Zygmunt Bauman on this essay:
Combining ‘the practical wisdom of an insider/actor with the detached/critical perspective of an outsider/thinker – an ability rarely nowadays encountered either among the practitioners or visioners of the polis.’
The Politics of Liberty in the Age of ‘Liquid Democracy’
Open Democracy, March 27th 2009
It wasn’t, I realised after all, that the world had run out of ideas. It was simply that the world had forgotten how good ideas were created in the first place.
Gordon Torr, Managing Creative People (1)
The world has been turned upside down. Assumptions long held as unquestioned beliefs are now looking threadbare, while increasingly across the globe politicians and government act and think in contradictory ways, clinging to the wreckage of the neo-liberal era, while behaving in ways which bring it into question.
In the UK, the ferment that was brewing away at the margins of mainstream politics has gained increasing voice, energy and attention. This can be seen in the interest in ‘red Toryism’, the work of Compass and the recent gathering of the Convention on Modern Liberty, alongside numerous other campaigns and initiatives.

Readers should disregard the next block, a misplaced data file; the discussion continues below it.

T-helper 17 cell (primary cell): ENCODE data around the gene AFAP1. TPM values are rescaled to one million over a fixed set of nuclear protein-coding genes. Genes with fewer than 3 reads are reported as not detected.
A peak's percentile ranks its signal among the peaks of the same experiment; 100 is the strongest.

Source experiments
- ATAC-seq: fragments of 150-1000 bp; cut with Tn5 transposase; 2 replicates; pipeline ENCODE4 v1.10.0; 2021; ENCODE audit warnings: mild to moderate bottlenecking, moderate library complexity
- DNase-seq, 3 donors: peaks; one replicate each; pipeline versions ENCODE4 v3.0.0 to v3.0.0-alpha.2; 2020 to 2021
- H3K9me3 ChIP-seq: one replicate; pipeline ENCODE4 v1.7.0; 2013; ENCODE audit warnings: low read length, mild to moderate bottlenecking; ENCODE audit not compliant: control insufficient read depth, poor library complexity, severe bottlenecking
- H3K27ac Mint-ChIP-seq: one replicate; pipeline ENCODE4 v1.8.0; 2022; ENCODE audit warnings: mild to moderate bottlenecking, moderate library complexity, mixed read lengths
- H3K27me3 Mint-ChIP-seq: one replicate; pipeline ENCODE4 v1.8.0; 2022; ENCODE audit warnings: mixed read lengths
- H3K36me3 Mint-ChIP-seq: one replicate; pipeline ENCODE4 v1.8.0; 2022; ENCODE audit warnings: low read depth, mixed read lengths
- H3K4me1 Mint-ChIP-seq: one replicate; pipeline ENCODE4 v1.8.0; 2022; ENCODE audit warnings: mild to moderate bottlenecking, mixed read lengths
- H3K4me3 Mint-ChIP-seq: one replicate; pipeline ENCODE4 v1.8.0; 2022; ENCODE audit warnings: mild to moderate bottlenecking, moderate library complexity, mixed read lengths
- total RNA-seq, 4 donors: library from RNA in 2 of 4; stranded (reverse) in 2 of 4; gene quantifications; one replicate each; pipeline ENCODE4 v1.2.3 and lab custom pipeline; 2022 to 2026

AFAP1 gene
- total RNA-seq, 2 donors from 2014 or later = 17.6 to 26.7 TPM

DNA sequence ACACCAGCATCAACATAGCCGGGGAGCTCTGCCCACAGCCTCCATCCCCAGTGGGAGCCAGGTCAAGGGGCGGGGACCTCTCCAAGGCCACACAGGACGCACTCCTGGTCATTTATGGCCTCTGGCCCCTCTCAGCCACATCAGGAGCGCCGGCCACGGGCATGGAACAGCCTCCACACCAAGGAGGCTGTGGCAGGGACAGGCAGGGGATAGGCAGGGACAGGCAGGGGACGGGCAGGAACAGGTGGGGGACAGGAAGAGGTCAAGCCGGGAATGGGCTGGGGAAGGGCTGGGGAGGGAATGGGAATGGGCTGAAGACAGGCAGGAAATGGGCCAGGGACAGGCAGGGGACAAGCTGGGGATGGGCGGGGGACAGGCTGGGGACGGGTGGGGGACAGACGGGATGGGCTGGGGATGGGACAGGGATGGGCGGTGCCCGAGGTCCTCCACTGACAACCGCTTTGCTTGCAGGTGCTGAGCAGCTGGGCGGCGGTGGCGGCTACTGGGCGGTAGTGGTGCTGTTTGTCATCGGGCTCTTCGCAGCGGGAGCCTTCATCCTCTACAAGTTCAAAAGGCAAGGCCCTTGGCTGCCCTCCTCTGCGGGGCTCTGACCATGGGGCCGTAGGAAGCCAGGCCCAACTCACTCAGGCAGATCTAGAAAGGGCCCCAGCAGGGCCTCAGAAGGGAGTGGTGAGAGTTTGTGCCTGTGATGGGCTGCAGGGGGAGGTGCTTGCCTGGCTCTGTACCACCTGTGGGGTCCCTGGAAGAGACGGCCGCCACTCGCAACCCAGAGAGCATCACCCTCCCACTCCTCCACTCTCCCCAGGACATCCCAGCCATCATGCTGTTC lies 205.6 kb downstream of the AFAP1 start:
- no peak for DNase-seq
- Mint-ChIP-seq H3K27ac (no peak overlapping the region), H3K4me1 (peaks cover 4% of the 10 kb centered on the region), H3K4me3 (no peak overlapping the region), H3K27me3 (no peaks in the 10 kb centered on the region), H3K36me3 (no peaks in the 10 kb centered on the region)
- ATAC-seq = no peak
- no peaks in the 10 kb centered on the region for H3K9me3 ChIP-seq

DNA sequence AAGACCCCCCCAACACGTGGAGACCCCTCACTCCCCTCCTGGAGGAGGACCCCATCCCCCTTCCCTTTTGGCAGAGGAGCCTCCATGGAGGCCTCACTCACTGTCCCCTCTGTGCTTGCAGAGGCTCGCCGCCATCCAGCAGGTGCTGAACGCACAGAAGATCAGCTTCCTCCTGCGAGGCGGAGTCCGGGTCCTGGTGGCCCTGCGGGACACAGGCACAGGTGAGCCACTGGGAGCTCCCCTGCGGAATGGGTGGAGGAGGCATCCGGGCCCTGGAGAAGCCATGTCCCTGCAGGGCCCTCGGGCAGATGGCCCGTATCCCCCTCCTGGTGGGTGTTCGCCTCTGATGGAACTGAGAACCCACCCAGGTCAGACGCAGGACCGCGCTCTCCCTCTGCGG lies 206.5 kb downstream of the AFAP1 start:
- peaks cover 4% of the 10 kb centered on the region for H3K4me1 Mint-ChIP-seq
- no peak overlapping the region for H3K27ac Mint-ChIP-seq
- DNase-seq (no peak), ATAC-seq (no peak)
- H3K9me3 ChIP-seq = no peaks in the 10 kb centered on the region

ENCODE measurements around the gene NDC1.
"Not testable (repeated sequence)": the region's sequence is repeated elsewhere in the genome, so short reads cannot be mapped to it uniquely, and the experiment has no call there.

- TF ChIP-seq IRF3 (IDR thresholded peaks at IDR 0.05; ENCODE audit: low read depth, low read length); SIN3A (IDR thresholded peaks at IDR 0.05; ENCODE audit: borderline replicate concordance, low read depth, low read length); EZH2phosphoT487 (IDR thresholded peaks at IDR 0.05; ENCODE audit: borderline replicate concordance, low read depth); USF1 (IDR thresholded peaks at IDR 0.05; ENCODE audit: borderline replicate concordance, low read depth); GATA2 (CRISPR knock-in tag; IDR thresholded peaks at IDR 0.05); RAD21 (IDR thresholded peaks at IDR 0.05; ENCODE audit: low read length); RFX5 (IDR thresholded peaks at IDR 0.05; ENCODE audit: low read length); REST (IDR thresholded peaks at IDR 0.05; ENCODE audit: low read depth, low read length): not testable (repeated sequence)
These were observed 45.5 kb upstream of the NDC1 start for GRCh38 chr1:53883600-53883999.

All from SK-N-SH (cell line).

This essay attempts to survey the terrain that these groups now find themselves in, and explore some of the issues and wider ideas they should nurture and nourish (2). While it particularly focuses on the centre-left, it is written in the hope that it has relevance to anyone who is concerned at the state of democracy and liberty in Britain and internationally. In a small way, I hope this piece can contribute to a genuine and open debate about what all of us as citizens can do about the state of our politics.
The Turning Points of British Politics: 1940, 1976 and 2009?